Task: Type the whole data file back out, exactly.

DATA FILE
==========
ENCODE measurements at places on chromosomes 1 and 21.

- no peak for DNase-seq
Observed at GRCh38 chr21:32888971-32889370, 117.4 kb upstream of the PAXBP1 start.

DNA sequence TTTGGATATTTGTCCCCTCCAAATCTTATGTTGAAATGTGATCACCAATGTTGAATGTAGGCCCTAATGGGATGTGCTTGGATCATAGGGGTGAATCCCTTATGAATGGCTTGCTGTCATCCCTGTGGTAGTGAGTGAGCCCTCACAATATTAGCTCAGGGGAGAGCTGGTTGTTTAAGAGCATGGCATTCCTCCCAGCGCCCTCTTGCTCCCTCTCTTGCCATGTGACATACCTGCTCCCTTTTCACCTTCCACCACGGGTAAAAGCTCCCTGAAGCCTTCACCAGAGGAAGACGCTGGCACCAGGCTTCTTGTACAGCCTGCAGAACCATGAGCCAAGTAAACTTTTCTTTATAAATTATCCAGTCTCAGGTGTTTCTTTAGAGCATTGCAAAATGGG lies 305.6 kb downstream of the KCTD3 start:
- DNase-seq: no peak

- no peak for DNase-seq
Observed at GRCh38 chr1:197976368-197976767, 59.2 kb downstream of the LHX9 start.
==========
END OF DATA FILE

ENCODE measurements at places on chromosomes 1 and 21.

- no peak for DNase-seq
Observed at GRCh38 chr21:32888971-32889370, 117.4 kb upstream of the PAXBP1 start.

DNA sequence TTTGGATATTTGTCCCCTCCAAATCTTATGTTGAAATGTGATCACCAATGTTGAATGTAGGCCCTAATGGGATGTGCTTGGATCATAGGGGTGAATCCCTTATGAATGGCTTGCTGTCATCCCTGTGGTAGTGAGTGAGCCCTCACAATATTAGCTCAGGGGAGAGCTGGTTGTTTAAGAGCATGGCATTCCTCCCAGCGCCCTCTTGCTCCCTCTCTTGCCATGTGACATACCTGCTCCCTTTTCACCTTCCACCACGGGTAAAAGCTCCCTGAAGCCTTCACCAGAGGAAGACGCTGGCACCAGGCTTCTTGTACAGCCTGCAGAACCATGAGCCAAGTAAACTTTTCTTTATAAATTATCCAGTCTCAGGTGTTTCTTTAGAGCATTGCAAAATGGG lies 305.6 kb downstream of the KCTD3 start:
- DNase-seq: no peak

- no peak for DNase-seq
Observed at GRCh38 chr1:197976368-197976767, 59.2 kb downstream of the LHX9 start.